But when John saw many Pharisees and Sadducees coming for baptism, he said to them, “You brood of vipers! Who warned you to flee from the wrath to come?”
Tomorrow morning my six year old son will open up his Star Wars Lego Advent Calendar and will promptly put together a little droid, or a mini-figure, or some other object from a long time ago in a galaxy far, far away.
And he will rejoice.
But it’s hard for me to call it an actual “Advent” calendar. First, Advent started last Sunday, not December 1st. Second, the little trinkets are certainly fun but they don’t really have anything to do with the “hastening and waiting” that define this season. And, finally, Advent points to the arrival (and return!) of our Lord Jesus Christ, whereas most (if not all) Advent calendars point to the arrival of presents under a tree on Christmas morning.
Fleming Rutledge, my theological Advent hero, was once similarly struck by the strange juxtaposition of Advent calendars and the real message of Advent and said that the best Advent calendar would be one in which, every time you opened the next day/box, a strange bearded and camel-hair wearing man would jump out and shout, “You brood of vipers!”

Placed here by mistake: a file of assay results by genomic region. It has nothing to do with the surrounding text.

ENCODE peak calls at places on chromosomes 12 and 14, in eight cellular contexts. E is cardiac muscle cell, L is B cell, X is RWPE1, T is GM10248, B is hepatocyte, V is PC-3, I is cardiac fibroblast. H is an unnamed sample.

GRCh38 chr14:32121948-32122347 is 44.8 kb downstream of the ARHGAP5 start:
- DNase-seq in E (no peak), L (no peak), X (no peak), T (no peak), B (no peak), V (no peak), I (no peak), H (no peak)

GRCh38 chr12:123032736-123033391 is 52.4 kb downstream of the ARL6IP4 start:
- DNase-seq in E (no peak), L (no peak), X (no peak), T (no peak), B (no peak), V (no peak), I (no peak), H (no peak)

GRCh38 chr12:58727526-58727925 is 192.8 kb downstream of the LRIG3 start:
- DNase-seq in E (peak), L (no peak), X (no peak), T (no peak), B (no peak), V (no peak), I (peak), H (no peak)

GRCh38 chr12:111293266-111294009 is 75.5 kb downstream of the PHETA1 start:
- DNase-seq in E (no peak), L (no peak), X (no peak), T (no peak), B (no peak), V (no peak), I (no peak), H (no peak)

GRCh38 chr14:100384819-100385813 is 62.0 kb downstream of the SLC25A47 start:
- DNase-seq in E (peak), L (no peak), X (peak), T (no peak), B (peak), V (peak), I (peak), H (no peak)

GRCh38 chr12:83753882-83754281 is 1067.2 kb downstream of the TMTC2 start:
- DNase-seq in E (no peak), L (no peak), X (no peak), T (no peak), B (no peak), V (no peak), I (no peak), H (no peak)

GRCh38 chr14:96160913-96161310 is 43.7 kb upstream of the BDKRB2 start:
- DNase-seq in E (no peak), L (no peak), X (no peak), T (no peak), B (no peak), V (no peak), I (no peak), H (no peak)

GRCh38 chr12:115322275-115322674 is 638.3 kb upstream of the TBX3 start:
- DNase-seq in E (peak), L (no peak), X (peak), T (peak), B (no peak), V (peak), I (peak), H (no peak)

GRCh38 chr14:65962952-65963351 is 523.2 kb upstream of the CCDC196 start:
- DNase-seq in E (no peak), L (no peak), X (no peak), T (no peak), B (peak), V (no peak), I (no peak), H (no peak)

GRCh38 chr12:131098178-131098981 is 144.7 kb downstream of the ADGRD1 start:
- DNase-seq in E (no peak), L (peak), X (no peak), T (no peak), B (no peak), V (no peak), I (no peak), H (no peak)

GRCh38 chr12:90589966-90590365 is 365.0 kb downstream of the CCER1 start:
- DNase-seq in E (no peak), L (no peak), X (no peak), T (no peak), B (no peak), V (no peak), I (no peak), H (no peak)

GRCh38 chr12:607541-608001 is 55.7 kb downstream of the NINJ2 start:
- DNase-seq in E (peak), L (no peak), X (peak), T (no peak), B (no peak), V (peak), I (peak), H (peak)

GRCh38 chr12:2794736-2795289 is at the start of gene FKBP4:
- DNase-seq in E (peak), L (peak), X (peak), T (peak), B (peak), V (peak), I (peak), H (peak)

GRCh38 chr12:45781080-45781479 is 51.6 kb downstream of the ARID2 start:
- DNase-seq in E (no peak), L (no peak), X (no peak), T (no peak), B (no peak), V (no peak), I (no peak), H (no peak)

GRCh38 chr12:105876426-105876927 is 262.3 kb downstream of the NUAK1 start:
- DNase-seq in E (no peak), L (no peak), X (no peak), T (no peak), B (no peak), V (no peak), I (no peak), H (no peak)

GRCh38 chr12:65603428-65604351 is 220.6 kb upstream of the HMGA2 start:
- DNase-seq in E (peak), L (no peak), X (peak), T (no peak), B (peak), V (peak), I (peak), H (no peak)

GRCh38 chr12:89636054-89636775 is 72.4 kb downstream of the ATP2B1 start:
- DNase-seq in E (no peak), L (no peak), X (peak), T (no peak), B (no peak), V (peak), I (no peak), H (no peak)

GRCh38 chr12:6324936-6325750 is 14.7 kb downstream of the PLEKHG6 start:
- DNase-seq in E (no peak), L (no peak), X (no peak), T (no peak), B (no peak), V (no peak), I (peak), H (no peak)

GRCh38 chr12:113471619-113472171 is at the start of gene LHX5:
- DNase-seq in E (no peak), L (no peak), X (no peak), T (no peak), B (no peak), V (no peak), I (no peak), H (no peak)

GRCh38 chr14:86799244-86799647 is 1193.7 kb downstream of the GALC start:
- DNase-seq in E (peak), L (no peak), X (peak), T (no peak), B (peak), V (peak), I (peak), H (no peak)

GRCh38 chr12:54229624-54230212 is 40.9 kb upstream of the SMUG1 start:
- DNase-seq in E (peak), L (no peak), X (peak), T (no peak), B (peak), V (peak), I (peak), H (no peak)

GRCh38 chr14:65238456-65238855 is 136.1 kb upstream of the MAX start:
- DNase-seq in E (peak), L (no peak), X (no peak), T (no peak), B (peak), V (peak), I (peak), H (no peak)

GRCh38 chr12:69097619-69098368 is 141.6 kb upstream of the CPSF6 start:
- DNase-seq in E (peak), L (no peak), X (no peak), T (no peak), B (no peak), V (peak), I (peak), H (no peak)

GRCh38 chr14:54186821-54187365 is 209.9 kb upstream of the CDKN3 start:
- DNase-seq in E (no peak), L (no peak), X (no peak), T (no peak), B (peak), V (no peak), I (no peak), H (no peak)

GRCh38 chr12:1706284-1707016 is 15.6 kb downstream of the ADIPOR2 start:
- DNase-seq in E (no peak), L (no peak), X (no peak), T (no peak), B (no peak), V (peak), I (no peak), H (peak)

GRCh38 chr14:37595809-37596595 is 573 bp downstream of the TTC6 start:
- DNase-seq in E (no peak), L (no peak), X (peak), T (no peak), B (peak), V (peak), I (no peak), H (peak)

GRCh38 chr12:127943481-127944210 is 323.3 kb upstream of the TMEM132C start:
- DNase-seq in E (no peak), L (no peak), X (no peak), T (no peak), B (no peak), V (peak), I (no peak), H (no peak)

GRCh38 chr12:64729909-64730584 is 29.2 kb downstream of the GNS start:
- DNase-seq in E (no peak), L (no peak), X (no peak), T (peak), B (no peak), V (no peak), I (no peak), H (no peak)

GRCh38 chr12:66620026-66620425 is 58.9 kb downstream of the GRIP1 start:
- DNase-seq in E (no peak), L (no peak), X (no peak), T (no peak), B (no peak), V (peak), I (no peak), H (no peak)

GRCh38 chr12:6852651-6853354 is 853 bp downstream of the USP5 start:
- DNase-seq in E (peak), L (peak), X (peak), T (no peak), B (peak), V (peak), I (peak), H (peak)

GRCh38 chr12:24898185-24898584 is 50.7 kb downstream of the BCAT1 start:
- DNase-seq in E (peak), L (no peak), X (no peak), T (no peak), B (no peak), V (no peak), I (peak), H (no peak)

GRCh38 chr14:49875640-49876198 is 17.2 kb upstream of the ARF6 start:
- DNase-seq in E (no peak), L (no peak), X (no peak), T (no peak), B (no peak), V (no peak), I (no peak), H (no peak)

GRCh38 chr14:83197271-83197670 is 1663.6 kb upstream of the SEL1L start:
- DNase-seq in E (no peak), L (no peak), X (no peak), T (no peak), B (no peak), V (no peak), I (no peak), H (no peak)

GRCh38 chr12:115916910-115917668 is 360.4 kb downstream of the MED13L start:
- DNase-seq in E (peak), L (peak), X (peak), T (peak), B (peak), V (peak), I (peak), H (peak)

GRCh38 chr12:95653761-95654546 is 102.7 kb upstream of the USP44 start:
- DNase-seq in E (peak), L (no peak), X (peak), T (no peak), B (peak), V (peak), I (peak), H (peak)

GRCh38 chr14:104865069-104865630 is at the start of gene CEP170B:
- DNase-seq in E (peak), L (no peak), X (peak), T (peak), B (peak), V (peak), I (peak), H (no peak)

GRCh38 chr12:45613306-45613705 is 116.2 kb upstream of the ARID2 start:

John the Baptist gets to shine this time of year in church because he straddles the already but not yet. He sees the new world coming and warns the people of “the wrath that is to come.”
It just happens that the wrath of God is made manifest in the cross that is our salvation.
The church, in Advent, takes up John’s mantle and proclaims the truth that something is coming, and that we do need to prepare for it, but only because to miss it would ruin all the fun.
And yet, there is a strong temptation to make the call for preparation all about our need to finally make the world a good enough place for Christ to arrive. Preachers and pontificators alike will stand up and say things like, “You need to work on your racism, sexism, ageism, stop using styrofoam, go vegan, gluten-free, eat locally, think globally, live simply, practice diversity, give more, complain less, stop drinking so much.”
Which are all worthy things for us to do. But Christ arrives whether we do them or not. Frankly, Christ arrives because we do not do the things we should do. That’s the whole point!
Therefore, we don’t come to church in Advent (or any other time of year) to hear about what we need to do. Instead we come to hear about what’s been done, for us!
Or, as Martin Luther put it, “The Law says, ‘Do this,’ and it is never done. Grace says, ‘Believe in this,’ and everything is already done.”
The sad and bitter truth of this season is that we are “a brood of vipers” and that we have much to repent. And yet, the truly Good News of Advent is that Christ comes for us anyway. That’s why we sing of the hopes and fears of all the years – it is downright terrifying to be loved by God because we simply don’t deserve it.
But that’s also why the Good News is so good.